Billed as a whisky show for beginners, the annual Whisky Weekender at London’s Oval cricket ground offered more than just whisky. With gin, cocktails and the promise of a ‘baptism’, Becky Paskin went to find out more.
How does a whisky show designed for beginners keep people returning year after year? After all, once a newbie has become ‘enlightened’ (a theme of this year’s show; I’ll get to that soon), and graduated beyond a simple introduction to whisky, their natural curiosity will move them to seek out richer experiences. Yet somehow the Whisky Lounge Whisky Weekender (11-13 May), now in its 10th year and widely regarded as a ‘beginner-friendly’ show, has not only attracted a new audience of wannabe whisky lovers, it has retained a loyal following of graduated whisky enthusiasts as well.
This year’s affair – held in a downstairs foyer of London’s vast Kia Oval, home to Surrey County Cricket Club – embodied The Whisky Lounge’s ethos to make whisky accessible for all. As such the event has more in common with a local food festival than a traditional whisky show. Food trucks and boutique cake stalls lined the entranceway, while back inside an adjacent annexe housed the Whisky Weekender’s first ‘gin lounge’, featuring G’n’Ts, cocktails and gin blending masterclasses. Aside from cocktails, gin is a logical step toward attracting newcomers to whisky – come for the juniper, stay for the drams. After all, with 100-plus whiskies included in the price of a £25 ticket, it’d be foolish not to at least give them a go.
For those still feeling a bit lost at their first whisky festival, this year’s Whisky Weekender hosted regular informal ‘baptisms’, a series of well-attended mini-masterclasses in which visitors could learn the basics before being let loose on the show. Set just to the side of the main exhibition space, the classes drew a lot of attention, though as a result would have benefited from some kind of sound system. Still, those able to hear the wise words of Whisky Lounge staff above the roar of 500 visitors were visibly more confident about now navigating the show themselves.
Baptism of fire(water): Knowledgeable festival staff gave curious newcomers an introduction to whisky
The whisky on offer was impressively diverse, considering the limited space in the foyer. Alongside the standard ranges from major Scotch single malts such as Bowmore, Talisker and The Glenlivet, there was an interesting selection from independent bottlers and a solid representation of world whisky producers, including Sweden’s Mackmyra and High Coast (formerly known as Box), Vermont’s Whistlepig and Melbourne’s Starward. Even the ‘under-the-counter’ drams on which to spend those valuable tokens brought their ‘A’ game – among them Lagavulin Jazz Festival 2017, Johnnie Walker Ghost & Rare and an intensely fruity and vibrant SMWS 2.36 (1966 Glenlivet). It may be a whisky festival for beginners, but that’s no excuse to stick to entry-level drams.
Unlike many other whisky shows, visitors weren’t queuing outside for hours to be the first to taste a particular rarity (I’m reminded of an occasion in 2014 when two bottles of Pappy van Winkle ran empty just 20 minutes after the doors to Whisky Live Chicago opened). The pace at the Oval was relaxed, the atmosphere jovial and friendly, despite the squeeze of visitors all vying for exhibitors’ attention. ‘We had to move the fair downstairs this year as our usual space upstairs was double booked,’ Whisky Lounge co-founder Eddie Ludlow explained.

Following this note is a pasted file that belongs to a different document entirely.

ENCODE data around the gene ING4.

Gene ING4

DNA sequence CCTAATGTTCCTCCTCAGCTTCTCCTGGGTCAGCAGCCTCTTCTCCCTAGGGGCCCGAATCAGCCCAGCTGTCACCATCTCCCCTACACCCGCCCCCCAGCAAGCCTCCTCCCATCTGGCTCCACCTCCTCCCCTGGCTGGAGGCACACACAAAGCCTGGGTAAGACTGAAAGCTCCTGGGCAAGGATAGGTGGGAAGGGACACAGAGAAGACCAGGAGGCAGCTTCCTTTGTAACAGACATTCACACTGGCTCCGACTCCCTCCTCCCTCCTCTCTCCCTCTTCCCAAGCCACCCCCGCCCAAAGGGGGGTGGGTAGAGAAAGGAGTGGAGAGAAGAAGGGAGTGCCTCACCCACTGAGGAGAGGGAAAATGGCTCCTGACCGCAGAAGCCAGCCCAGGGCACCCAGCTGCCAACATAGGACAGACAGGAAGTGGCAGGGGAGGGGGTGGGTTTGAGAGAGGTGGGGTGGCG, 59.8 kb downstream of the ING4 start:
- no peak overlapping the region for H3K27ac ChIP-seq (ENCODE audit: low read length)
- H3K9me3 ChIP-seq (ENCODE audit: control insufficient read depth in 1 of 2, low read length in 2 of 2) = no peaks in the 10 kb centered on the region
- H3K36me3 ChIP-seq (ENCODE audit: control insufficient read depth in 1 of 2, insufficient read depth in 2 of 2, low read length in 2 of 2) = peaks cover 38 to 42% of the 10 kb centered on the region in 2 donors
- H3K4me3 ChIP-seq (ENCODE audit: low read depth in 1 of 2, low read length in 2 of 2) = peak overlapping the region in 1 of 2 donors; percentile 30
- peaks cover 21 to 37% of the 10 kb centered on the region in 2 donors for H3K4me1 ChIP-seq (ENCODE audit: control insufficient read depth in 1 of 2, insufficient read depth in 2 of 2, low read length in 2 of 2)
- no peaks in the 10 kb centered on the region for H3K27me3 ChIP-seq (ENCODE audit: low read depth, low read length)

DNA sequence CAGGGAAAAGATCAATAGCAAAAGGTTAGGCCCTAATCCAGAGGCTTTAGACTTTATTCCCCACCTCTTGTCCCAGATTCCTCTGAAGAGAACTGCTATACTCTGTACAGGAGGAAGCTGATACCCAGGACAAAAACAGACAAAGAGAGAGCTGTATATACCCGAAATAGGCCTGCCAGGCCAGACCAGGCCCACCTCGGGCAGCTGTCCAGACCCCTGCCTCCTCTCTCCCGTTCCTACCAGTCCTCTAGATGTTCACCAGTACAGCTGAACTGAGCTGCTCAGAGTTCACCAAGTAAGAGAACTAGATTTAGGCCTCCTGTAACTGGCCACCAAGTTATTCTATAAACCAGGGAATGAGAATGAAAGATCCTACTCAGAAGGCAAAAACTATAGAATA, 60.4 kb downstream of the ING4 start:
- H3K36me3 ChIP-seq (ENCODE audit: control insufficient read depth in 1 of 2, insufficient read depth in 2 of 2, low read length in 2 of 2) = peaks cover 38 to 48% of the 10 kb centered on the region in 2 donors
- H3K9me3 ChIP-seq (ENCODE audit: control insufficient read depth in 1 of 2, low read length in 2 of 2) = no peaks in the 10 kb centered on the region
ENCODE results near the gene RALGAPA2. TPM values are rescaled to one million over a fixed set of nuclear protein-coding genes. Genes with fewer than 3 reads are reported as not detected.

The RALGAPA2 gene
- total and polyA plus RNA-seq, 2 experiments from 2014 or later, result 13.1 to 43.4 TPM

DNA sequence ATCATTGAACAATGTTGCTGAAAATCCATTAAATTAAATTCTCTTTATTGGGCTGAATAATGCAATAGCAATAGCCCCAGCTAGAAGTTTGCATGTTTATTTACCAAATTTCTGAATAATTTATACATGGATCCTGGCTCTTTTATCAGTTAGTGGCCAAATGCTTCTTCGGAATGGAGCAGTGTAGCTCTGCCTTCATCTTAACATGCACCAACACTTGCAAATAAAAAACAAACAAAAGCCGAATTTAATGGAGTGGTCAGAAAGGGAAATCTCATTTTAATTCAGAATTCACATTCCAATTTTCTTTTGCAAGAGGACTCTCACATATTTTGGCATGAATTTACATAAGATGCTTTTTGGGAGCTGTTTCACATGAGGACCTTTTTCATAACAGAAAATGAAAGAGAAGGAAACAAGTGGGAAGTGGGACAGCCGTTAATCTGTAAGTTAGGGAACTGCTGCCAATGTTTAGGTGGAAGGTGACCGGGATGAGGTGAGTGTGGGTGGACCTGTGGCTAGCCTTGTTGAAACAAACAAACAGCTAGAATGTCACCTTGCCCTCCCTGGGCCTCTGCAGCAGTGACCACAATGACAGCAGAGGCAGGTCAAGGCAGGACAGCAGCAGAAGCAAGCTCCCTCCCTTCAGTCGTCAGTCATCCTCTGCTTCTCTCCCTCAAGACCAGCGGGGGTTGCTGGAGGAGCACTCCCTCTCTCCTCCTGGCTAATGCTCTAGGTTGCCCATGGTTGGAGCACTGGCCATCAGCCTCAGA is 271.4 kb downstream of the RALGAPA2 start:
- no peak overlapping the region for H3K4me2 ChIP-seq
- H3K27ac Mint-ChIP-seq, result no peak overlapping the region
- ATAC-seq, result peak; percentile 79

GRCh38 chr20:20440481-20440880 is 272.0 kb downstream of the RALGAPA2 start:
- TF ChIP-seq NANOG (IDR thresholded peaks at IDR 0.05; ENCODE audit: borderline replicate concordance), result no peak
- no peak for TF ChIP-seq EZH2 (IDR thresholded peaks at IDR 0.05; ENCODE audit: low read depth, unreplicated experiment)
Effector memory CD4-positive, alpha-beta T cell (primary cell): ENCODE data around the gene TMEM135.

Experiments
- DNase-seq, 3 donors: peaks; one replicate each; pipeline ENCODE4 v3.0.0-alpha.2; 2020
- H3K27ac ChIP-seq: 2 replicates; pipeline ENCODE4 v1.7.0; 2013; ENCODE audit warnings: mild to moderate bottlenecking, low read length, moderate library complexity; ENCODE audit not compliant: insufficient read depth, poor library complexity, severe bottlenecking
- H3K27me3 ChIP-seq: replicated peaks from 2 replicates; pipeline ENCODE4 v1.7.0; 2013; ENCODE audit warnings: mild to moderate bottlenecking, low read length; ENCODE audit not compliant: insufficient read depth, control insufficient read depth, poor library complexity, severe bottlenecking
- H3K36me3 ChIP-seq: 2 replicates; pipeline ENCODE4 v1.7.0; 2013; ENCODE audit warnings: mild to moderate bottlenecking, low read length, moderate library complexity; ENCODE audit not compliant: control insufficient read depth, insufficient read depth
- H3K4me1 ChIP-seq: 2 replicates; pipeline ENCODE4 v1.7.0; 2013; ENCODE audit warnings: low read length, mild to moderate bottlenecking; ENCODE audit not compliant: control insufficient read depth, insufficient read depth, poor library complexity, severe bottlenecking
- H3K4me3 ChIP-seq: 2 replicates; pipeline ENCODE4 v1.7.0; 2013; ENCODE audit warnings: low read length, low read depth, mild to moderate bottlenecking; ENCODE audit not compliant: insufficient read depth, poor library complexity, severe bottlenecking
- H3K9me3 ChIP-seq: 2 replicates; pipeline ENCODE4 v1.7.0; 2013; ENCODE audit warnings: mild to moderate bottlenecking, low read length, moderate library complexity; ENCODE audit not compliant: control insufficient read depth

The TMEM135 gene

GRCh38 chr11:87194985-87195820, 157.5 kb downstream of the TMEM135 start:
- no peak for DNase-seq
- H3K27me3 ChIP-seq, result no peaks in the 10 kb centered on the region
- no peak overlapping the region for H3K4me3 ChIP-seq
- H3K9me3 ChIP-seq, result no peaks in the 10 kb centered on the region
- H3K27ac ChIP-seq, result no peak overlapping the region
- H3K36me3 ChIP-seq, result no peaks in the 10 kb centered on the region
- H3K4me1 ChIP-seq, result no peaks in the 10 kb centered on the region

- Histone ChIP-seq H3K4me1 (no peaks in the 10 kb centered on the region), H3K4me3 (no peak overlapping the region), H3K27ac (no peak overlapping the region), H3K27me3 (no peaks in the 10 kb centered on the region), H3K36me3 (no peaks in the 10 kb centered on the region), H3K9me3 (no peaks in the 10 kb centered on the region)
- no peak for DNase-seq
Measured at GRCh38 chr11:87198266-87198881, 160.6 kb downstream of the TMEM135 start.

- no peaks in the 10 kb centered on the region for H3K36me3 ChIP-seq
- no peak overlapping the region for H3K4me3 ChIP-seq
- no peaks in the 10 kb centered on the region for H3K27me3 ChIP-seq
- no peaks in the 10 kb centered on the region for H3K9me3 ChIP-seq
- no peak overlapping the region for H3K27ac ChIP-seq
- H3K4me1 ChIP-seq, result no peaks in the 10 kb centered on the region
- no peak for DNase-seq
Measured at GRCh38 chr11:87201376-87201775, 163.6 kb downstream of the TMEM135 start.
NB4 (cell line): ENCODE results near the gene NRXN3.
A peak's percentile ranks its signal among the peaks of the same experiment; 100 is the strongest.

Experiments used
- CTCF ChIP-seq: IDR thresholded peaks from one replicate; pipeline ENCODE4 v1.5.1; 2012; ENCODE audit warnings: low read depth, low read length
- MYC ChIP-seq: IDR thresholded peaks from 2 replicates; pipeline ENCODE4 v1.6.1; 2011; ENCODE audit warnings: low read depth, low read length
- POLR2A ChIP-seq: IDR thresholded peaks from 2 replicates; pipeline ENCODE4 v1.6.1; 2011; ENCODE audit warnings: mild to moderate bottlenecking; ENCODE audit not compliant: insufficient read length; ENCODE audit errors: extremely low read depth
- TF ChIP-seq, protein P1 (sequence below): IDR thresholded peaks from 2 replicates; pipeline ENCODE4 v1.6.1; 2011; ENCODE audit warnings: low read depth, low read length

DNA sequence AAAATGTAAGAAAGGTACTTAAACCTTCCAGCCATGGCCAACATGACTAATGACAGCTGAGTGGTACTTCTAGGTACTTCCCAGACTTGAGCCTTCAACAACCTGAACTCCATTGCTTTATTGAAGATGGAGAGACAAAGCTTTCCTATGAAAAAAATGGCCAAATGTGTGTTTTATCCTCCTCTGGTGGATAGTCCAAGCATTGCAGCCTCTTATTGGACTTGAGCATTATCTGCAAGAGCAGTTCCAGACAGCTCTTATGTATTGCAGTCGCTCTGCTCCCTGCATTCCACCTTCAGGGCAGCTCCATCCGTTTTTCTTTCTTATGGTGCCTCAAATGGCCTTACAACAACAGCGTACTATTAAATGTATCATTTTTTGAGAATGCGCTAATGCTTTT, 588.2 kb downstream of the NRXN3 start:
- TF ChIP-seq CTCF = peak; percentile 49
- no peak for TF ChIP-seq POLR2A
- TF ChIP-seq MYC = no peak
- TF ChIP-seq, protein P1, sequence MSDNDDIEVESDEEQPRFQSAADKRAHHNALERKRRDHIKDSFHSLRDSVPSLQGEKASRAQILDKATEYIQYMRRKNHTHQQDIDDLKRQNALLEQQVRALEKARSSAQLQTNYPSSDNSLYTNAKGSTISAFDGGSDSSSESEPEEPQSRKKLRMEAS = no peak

Amid the bustle, one area that presented a relative oasis of calm was the new ‘Whisky Heaven’, a roped-off ‘VIP’ section to the side of the main exhibition space housing a selection of old and rare whiskies available for £10-20 a dram. With its black suede couches and oak furniture, Whisky Heaven presented the only real place at the festival to sit down (seating is quite important during a four-hour drinking session), but while all visitors were welcome to enter the space, a black rope and constant sentry made the area feel too exclusive, too elite, and ultimately off-putting for the most confident of whisky newcomer.
As a result, the space was largely unused save for a few intrigued enthusiasts and the handful of whisky experts asked to attend. ‘We’re a show for newcomers,’ Amanda Ludlow, co-founder of the Whisky Lounge, explained. ‘This year we had Whisky Heaven as a way of giving something back to our visitors who’ve been with us for the past 10 years, but the heart of the show is to introduce people to whisky in the first place.’
VIP Lounge: All visitors had the opportunity to sample some rarer drams in the seemingly-exclusive Whisky Heaven
Indeed, Whisky Weekender’s appeal stretches across the spectrum of whisky drinker. A retired couple from Victoria, Canada, explained how keen they were to attend a whisky show while on holiday in the UK, simply because a) their choice of whisky in government-controlled Victoria is so limited, and b) tickets for the annual Victoria Whisky Festival sell out too quickly. I’d been told Whisky Weekender attracts the most diverse audience of any UK whisky show, and visitors certainly appeared younger than those attending the traditional festivals, but there was still a noticeable lack of female presence, at Saturday’s daytime session at least.
The Whisky Lounge adopts annual themes to keep the London show fresh – a way of encouraging their dedicated members to continue returning year after year. Previous events have even featured an inflatable ball pit, which considering all the whisky consumed, doesn’t sound messy at all. Whisky Heaven was also a one-time installation, and won’t be returning in 2019. What next year’s theme will be is anyone’s guess (how do you go from ball pits to VIP lounges?), but what is certain is that the show will continue to be a breeding ground for converting beginners into life-long whisky lovers.